“In the summer of 1941 much of the world was at war. A bottle of Coca-Cola cost five cents, gas was eleven cents a gallon, and the minimum wage was thirty cents an hour. Marvel Comics would introduce a new superhero that year named ‘Captain America’ while Time Magazine would select Winston Churchill as their man of the year. In the remote Cascade mountains, somewhat removed from the mounting pressures of the day, the sound of handsaws and hammers could be heard. A group of local pioneers were engaged in the work of framing what would soon be the first building at Camp Clear Lake – the Dining Hall.”
This paragraph was penned by Collin Curfman as part of the introduction to Clear Lake Grace Brethren Camp 1941–2016, a book that commemorated the 75th anniversary of the camp. Located in White Pass, Wash., Clear Lake serves the Pacific Northwest District of the Charis Fellowship. This summer marked their 80th anniversary.
The roots of the camp date back to the late 1930s when Earl Reed, pastor at Grace Brethren Church in Sunnyside, Wash., took groups of young people camping at various campgrounds around the northwest region. In 1940 Earl learned of potential land for a permanent camp within Wenatchee National Forest along Clear Lake. Together with the other two churches in the district, located in Spokane and Harrah, a special use permit was filed and the Northwest Brethren Camp Association was formed.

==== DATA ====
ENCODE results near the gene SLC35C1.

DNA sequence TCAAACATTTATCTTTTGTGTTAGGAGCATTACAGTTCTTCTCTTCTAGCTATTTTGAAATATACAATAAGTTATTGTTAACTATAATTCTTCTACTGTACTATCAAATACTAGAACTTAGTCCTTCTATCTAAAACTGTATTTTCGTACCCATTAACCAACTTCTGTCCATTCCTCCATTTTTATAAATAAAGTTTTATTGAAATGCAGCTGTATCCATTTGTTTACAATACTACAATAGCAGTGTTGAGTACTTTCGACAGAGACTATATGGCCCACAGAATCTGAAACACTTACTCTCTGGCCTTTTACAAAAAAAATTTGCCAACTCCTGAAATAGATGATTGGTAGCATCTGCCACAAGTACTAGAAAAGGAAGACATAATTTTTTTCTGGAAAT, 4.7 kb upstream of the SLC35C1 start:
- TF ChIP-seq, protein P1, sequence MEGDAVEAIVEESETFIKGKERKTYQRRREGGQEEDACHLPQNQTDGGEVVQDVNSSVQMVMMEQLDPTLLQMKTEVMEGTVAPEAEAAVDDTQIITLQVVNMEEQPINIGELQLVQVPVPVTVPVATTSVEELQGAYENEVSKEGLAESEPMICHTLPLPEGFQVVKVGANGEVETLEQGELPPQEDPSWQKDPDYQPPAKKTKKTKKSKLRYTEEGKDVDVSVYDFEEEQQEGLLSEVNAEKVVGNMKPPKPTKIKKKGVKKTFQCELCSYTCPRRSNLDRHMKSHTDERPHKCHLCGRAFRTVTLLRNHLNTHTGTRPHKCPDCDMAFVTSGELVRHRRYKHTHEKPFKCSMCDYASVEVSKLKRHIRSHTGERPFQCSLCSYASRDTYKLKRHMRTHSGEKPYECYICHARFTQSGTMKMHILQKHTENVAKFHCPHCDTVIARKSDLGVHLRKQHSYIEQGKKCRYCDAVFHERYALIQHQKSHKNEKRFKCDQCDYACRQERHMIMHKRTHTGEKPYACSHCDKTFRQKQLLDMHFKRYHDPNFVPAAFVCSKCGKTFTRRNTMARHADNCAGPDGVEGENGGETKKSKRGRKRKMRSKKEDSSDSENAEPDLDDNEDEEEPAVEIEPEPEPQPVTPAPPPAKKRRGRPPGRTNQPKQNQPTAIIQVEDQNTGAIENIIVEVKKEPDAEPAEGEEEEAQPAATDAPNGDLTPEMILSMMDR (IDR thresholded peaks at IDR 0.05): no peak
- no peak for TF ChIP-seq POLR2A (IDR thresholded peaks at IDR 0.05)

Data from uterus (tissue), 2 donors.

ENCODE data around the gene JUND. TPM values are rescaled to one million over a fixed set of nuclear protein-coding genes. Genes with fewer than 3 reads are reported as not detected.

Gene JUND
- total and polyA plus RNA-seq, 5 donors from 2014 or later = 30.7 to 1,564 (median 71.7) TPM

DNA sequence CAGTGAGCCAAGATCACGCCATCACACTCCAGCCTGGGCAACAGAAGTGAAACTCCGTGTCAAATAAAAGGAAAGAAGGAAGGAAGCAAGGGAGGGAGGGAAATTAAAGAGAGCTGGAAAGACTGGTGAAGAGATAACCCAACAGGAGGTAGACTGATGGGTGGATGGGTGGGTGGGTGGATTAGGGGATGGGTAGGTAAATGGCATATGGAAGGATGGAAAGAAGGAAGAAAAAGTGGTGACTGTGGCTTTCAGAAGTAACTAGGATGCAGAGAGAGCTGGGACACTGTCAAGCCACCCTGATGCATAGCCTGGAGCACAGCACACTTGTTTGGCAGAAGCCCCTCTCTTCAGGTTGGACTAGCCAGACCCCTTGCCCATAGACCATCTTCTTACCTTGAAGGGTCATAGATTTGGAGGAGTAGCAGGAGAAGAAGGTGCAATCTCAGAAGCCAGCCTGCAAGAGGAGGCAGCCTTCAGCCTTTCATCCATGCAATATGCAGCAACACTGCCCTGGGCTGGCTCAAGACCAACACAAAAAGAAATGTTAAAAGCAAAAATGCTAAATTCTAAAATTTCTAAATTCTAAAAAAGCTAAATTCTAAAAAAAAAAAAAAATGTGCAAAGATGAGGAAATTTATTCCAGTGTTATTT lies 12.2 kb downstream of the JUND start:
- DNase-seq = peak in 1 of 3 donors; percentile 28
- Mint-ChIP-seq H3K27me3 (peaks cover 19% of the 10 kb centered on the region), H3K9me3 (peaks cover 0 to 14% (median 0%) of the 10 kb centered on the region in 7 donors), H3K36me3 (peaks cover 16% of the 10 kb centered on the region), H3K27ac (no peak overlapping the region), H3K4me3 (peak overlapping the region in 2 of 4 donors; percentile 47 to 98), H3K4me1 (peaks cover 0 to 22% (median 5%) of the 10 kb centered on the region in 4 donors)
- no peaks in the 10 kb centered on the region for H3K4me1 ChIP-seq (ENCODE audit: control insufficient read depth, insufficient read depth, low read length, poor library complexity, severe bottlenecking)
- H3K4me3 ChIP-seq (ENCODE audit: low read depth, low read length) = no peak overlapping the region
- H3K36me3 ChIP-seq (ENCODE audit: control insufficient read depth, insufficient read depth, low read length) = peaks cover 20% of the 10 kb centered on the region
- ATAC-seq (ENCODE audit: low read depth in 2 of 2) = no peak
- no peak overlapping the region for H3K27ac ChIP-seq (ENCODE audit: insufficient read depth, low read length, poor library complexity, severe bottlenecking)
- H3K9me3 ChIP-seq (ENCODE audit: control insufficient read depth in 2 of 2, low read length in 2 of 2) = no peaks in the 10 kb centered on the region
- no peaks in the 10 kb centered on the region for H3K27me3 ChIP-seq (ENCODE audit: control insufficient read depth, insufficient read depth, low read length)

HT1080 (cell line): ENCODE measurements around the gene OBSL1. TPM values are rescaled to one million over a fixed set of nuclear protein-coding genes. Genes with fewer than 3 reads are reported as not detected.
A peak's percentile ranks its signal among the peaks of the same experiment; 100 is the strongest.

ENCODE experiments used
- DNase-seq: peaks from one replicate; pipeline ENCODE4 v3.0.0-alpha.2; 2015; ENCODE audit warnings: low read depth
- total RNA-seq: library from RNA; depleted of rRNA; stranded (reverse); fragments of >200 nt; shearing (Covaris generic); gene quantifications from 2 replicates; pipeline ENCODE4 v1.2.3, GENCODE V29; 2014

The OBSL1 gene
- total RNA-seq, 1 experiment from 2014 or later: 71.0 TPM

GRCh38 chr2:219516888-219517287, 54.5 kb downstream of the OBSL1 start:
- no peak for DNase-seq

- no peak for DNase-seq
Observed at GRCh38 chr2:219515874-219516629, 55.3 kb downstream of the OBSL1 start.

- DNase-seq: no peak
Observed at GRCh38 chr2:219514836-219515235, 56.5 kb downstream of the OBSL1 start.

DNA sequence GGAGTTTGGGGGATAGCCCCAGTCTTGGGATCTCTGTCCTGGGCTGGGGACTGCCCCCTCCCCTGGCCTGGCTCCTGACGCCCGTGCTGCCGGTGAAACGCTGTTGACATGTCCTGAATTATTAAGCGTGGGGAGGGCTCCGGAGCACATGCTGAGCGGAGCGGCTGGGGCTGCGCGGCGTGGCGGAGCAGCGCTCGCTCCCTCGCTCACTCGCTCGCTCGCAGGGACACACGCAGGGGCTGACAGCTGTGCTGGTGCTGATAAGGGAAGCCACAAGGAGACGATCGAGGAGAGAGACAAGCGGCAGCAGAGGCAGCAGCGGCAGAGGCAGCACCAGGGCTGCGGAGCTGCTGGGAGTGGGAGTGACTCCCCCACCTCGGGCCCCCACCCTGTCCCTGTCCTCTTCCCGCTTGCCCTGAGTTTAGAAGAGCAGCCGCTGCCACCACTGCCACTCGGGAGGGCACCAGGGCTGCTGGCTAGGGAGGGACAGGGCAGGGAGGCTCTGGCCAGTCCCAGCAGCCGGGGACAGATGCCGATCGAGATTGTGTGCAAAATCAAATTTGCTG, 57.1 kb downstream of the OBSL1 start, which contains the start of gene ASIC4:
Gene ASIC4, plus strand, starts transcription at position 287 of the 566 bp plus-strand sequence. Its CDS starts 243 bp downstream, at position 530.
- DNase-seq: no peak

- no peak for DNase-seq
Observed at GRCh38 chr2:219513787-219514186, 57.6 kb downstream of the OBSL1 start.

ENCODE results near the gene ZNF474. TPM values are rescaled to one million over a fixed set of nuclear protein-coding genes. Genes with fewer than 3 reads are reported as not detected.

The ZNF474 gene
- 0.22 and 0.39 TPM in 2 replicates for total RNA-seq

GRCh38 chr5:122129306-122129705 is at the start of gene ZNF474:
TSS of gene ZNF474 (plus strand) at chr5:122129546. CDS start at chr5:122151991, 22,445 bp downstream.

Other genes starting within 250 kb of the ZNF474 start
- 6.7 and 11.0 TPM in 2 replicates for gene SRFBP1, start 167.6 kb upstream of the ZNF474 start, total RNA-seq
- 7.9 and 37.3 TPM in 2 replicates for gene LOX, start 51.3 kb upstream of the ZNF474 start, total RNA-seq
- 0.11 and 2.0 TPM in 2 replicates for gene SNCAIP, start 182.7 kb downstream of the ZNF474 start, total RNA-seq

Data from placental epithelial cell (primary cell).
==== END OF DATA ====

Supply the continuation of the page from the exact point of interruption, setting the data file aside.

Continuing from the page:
Collin spent many summers at Camp Clear Lake as both a camper and counselor before serving as the camp director. Today he serves as the chairman of the Pacific Northwest District Youth Council and is on staff at Grace Brethren Church in Sunnyside, Wash. Growing up in one of the founding churches of the camp, Collin was no stranger to the history of the camp. He frequently heard stories of the camp from the 1940s and 1950s of snowball fights, late-night hikes, and bears stealing camp food. In 2008 he decided to compile a record of oral stories and photographs from the early years. By 2014 the history of the camp had come alive for Collin and he knew he had to share it with others. The collection of his research was published in 2016 to mark the 75th year of Camp Clear Lake.
Below are excerpts from Clear Lake Grace Brethren Camp 1941–2016.
“As I think back, I try to recall, even now all the young people in the lake at one time or another, are either pastors or missionaries. Or the girls are pastors’ wives and men are good layman or leaders and our boys work in the churches all over the world. It does my little old heart good just to remember all those boys and girls at camp.” —William H. Shaffer (1985), former Northwest District pastor
“The Northwestern Brethren Camp Ass’n has been busy preparing Clear Lake Camp in the Snoqualmie National Forest for their young people’s camps in July. The government has granted them a permanent permit for this beautiful site in pine and fir timber, where there is ice cold spring water, and an excellent facilities for boating, fishing, hiking, and many other attractions. Improvements have been made on the camp, which was first opened last year.” Brethren Missionary Herald, June 27, 1942